Finals Survival Guide

By: Beau Goodreaux (he/him/his), Peer Success Leader, 2019-2020

Read time: <6 minutes

The most dreaded week of the school year is fast approaching. Finals season is undoubtedly the most stressful and unpleasant time of the semester. It feels like the pages and pages of notes that need to be studied are endless and the stress and pressure are at an all-time high and rightfully so. The final exam’s grade often has a huge impact on your grade in the class. How should you deal with this seemingly insurmountable task ahead? Let me share some of my personal tips on how to succeed!

The most important thing is timeliness! The sooner you start prepping, regardless of how you study, the better. This is especially important if you feel that the class is very difficult or if it covers lots of information during the semester.

By starting to study as soon as possible, you can break the huge mountain of information into smaller chunks that are more manageable. Also, if you come across concepts that don’t make sense, you have time to reach out for clarification. I like to break the material up into groups based on the total number of sections that the class covers in a year; for example, if the class goes through 12 sections during the semester, I would study the first four sections on one day, the second four on the second day, and the last four on the third, and then repeat. If a class does not have any defined sections or chapters, try splitting the material up based on time spans (i.e. study all of the notes from the start of the school year through September on one day) or exams (i.e. study all of the notes pertaining to the first exam on one day). During each study session, go through the notes at least twice, the more repetitions you have, the more familiar you become with the material and the more it sticks.

 I also think that quizzing yourself on the information is extremely helpful, since I have found that just running through notes but not applying the information afterwards can be a big problem; it forces you to question if you really know it. If your professor gives out a study guide or a practice exam, try answering the questions they’ve given you after you’ve run through the notes a few times. If there are practice problems or flashcards available in your book or online, try those.  If not, ask the professor if they have any practice questions or make some of your own! It also doesn’t hurt to look at your old tests or quizzes and try your hand at those questions again.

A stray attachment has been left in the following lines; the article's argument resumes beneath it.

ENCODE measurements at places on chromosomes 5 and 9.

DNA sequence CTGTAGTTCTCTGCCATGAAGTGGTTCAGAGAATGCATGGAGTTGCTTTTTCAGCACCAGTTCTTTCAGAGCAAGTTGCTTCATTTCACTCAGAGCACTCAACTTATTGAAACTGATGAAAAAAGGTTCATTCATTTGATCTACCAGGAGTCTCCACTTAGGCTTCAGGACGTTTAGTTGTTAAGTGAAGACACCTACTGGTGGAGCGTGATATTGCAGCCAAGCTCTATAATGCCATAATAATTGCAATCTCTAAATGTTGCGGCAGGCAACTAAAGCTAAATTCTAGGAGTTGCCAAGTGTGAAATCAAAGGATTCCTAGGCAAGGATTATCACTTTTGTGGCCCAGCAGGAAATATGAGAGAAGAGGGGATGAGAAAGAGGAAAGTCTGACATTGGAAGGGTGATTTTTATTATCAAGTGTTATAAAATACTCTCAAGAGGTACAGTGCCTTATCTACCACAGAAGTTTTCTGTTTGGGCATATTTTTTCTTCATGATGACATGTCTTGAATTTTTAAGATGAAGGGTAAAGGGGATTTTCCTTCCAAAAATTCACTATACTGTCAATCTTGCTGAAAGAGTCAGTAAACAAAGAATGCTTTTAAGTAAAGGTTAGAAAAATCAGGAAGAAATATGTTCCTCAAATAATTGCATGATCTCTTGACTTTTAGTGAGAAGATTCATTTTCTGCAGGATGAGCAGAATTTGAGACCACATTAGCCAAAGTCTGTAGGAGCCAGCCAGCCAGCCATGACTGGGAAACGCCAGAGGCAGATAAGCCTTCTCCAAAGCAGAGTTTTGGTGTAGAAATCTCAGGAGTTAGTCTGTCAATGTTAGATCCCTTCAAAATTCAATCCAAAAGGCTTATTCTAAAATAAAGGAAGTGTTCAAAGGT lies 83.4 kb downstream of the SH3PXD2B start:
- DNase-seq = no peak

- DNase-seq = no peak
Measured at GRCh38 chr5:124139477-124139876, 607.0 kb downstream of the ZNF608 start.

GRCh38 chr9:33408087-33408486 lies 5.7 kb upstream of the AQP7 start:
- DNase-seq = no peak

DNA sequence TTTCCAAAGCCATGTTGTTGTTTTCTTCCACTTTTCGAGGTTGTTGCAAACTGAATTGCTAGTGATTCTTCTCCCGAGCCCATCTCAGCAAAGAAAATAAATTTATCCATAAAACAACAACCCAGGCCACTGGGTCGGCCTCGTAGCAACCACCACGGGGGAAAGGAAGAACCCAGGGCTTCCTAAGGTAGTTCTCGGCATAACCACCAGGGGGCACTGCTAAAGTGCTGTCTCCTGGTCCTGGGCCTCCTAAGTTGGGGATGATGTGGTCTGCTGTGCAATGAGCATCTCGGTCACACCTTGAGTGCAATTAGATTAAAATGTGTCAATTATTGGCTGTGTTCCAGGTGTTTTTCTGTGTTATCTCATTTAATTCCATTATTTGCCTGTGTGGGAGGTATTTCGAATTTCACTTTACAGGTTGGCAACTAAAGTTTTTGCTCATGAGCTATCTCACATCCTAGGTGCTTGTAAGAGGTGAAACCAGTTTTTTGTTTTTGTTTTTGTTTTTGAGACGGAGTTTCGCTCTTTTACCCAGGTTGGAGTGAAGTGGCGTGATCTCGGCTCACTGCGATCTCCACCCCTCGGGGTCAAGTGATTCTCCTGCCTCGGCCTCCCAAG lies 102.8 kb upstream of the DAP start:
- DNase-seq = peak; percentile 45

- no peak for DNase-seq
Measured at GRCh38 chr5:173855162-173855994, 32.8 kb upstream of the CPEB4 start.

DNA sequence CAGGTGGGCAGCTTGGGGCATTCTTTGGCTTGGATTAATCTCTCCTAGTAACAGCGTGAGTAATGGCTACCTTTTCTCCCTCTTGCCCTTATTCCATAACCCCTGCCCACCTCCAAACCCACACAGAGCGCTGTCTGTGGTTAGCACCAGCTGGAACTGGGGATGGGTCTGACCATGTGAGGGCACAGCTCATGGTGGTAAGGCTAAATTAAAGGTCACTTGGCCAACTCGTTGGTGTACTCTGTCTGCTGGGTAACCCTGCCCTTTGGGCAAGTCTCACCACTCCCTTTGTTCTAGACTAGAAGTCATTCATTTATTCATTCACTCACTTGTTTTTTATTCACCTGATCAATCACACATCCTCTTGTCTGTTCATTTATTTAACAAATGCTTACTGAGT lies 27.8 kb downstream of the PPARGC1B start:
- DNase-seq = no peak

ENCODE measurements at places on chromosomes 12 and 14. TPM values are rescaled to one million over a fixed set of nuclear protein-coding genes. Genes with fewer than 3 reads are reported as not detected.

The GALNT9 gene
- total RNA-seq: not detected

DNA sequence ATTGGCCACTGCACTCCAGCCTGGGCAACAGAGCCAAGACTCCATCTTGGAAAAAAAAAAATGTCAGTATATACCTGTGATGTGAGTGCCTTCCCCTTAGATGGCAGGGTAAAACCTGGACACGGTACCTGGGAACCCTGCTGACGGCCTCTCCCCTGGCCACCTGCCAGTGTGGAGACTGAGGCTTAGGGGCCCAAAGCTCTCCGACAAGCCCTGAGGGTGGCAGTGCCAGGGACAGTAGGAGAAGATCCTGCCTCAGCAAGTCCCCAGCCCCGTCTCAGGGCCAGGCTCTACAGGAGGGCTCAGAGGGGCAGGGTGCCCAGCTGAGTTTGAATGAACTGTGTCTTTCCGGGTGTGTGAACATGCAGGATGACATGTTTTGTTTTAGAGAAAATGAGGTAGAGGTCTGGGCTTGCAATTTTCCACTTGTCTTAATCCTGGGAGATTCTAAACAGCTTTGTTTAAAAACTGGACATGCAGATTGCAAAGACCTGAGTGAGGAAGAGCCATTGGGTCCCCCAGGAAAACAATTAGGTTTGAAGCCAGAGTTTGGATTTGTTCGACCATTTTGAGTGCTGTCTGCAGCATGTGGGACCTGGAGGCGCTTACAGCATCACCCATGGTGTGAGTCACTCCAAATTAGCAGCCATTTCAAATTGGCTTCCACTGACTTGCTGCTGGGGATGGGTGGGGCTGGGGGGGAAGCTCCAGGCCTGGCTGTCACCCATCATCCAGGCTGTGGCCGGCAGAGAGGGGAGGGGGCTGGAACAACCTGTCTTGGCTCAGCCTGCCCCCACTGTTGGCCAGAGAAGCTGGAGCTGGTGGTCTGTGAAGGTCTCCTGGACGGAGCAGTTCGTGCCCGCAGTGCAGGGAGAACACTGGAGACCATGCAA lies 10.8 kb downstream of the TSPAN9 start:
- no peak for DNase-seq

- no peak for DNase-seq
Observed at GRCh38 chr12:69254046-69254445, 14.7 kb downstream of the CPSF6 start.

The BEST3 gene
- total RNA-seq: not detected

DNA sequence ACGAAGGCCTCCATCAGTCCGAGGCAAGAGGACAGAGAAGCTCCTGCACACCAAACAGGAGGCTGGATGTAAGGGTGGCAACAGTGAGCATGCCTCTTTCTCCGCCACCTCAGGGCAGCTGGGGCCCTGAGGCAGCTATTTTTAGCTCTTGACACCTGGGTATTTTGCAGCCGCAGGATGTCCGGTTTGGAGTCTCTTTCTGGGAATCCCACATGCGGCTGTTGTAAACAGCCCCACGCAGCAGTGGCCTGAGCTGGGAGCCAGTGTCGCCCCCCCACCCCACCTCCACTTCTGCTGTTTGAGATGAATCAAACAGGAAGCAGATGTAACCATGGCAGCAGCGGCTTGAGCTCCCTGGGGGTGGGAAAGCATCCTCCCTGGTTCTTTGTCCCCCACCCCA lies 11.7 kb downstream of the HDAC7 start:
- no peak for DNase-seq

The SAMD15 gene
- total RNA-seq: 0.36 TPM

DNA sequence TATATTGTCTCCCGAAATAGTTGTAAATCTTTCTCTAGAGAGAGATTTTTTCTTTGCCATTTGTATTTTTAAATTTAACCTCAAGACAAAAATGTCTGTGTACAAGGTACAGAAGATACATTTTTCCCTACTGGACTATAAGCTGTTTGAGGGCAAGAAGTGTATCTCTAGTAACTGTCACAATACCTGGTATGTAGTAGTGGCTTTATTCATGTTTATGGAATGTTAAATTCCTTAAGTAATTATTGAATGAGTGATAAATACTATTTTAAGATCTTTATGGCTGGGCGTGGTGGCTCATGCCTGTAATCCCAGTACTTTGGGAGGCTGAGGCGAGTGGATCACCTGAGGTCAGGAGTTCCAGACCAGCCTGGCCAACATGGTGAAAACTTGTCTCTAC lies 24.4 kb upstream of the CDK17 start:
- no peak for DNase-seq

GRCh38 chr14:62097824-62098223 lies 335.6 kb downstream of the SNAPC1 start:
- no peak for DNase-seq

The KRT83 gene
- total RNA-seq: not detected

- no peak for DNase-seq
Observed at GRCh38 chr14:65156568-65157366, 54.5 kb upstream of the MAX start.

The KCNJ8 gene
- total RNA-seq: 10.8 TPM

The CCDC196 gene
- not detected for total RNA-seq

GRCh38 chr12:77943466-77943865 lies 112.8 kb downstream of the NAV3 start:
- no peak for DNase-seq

If your class has SI or review sessions, attend them if you can. The extra practice and review that they provide is almost always beneficial and they can answer questions that you may have or may better explain something that isn’t making sense. Studying in groups also has a similar effect!

Sometimes, I think we all find that studying becomes very mundane and tiresome, which causes us to procrastinate or to not study with purpose and mentally “check out.” To combat this, try methods to help you focus and stay on track. I like to put my phone out of my reach so I won’t be tempted to check it. Have white noise, calming sounds like rain or gentle music playing in the background, and sit in a comfortable chair in soft clothes. For motivation, try “rewarding” yourself for studying; once online I saw someone suggest placing pieces of candy every so often in your notes and then eating it once you’ve studied up to the candy and I find this works great! You can even make studying a little bit fun! Quizlet has lots of awesome “games” that you can make out of your study material that are really fun to play.

Now the moment of truth approaches – the exam is here. In the hours leading up the exam, do a “final sweep” of everything that you’ve studied. Quickly scan through your notes, making sure that you’re familiar with everything. Maybe try some more practice problems or run through ones that you’ve already done. Then, take some time to calm yourself if need be. Do some breathing exercises, go walk in Audubon, or just do something that you find helps you relieve tension. You’ve studied a lot and worked hard all semester and deserve some relaxation before your exam. During the exam, remember to stay calm and try your best, your hard work is (hopefully) about to pay off! After, regardless of how the exam goes, pat yourself on the back. You’re officially finished with that class! Go treat yourself to something small, and when you walk out of the last exam, go celebrate and enjoy the holiday season – you’ve earned it!

Use the buttons below to link to some useful final exam resources.